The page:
Justice Scalia and the Death Penalty NPR Legal Affairs Correspondent Nina Totenberg reports on Supreme Court Justice Antonin Scalia's strong support for the death penalty. After last week's court decision to invalidate capital punishment for the retarded, Scalia denounced his fellow justices. Earlier this year, Scalia gave a speech at University of Chicago's Divinity School where he challenged judges opposed to the death penalty to resign. In his speech, Scalia used St. Paul and world democratic history to support his position on capital punishment.

Justice Scalia and the Death Penalty

Justice Scalia and the Death Penalty

  • Download
  • <iframe src="https://www.npr.org/player/embed/1145509/145509" width="100%" height="290" frameborder="0" scrolling="no" title="NPR embedded audio player">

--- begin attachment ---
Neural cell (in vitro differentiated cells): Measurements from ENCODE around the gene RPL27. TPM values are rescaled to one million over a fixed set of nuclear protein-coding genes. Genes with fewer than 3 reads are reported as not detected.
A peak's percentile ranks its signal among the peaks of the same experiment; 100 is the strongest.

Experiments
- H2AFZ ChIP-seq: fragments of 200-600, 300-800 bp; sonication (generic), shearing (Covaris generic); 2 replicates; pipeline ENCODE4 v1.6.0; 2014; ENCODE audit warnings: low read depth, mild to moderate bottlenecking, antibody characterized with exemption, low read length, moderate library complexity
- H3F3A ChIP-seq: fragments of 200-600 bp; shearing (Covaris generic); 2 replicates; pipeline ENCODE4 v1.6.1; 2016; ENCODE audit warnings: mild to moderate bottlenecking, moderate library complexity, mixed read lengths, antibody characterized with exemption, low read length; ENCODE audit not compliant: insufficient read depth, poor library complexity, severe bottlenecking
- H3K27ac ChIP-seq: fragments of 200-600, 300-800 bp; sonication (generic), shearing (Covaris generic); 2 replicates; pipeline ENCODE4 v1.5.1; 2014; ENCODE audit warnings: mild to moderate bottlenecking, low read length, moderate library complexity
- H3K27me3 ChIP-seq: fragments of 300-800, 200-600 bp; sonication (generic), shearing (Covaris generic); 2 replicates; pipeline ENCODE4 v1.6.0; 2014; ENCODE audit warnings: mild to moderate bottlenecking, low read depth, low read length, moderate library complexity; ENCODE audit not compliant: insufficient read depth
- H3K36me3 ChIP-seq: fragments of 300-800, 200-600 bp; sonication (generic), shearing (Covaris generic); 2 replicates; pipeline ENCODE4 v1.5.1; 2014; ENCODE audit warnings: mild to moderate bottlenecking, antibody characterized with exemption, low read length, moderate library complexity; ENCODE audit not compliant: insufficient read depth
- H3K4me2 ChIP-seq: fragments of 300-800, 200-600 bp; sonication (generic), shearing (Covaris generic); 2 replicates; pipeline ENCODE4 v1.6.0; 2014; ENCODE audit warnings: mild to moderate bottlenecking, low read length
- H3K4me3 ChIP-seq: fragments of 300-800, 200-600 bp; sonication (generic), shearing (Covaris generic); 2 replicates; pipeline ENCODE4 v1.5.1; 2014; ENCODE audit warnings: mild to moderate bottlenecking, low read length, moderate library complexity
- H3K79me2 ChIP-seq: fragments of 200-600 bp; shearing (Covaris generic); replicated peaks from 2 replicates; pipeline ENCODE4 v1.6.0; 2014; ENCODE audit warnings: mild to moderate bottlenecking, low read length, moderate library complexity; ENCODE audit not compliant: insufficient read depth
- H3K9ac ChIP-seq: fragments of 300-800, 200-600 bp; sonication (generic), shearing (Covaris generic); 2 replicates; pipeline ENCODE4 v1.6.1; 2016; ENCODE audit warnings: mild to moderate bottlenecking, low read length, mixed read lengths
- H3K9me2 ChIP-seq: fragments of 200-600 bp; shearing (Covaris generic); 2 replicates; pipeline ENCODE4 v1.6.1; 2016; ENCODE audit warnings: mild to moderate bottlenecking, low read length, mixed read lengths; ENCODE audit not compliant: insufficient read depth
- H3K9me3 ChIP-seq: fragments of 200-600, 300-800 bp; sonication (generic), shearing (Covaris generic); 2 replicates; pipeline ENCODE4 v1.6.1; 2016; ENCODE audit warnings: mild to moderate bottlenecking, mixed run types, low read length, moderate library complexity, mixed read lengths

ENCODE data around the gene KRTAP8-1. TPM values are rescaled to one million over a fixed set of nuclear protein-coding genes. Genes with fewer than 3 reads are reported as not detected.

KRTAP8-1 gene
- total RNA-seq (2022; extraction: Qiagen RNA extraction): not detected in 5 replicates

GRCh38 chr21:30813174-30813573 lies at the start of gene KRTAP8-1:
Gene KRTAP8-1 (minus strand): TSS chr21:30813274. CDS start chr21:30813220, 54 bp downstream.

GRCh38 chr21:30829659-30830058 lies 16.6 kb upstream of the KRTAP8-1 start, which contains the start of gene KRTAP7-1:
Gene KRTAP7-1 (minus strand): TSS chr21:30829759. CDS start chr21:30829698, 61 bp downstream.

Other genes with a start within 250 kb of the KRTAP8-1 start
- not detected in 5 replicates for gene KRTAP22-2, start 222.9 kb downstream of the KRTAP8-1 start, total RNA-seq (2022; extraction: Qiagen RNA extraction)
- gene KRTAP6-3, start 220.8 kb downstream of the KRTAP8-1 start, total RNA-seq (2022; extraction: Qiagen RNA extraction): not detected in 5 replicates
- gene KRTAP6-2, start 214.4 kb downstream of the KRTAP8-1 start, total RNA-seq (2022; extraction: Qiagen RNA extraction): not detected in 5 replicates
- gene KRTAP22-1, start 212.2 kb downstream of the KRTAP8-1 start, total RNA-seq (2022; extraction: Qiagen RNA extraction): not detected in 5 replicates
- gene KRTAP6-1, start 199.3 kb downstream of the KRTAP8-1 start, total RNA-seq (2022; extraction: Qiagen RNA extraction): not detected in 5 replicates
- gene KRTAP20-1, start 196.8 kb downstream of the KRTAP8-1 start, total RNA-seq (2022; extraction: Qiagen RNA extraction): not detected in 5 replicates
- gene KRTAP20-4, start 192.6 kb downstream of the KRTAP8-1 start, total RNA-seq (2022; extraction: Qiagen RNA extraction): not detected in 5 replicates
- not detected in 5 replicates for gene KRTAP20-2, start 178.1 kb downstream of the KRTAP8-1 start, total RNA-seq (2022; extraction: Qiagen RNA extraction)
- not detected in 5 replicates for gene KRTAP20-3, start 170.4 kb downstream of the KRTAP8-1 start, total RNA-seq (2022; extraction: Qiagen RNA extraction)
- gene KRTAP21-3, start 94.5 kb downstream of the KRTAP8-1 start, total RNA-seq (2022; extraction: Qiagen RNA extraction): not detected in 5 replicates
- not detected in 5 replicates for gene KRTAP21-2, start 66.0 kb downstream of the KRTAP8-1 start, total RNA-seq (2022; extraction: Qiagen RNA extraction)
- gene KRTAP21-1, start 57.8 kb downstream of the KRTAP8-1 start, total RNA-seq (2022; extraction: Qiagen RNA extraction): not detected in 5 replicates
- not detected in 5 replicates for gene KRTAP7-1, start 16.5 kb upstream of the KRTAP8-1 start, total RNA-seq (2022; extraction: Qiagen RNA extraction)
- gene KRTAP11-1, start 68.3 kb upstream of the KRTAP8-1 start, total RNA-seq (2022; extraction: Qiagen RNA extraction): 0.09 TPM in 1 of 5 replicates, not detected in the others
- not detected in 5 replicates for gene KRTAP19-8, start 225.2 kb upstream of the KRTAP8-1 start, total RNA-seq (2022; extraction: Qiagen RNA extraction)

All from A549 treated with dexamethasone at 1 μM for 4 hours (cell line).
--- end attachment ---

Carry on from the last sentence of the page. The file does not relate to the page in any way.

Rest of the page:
NPR Legal Affairs Correspondent Nina Totenberg reports on Supreme Court Justice Antonin Scalia's strong support for the death penalty. After last week's court decision to invalidate capital punishment for the retarded, Scalia denounced his fellow justices. Earlier this year, Scalia gave a speech at University of Chicago's Divinity School where he challenged judges opposed to the death penalty to resign. In his speech, Scalia used St. Paul and world democratic history to support his position on capital punishment.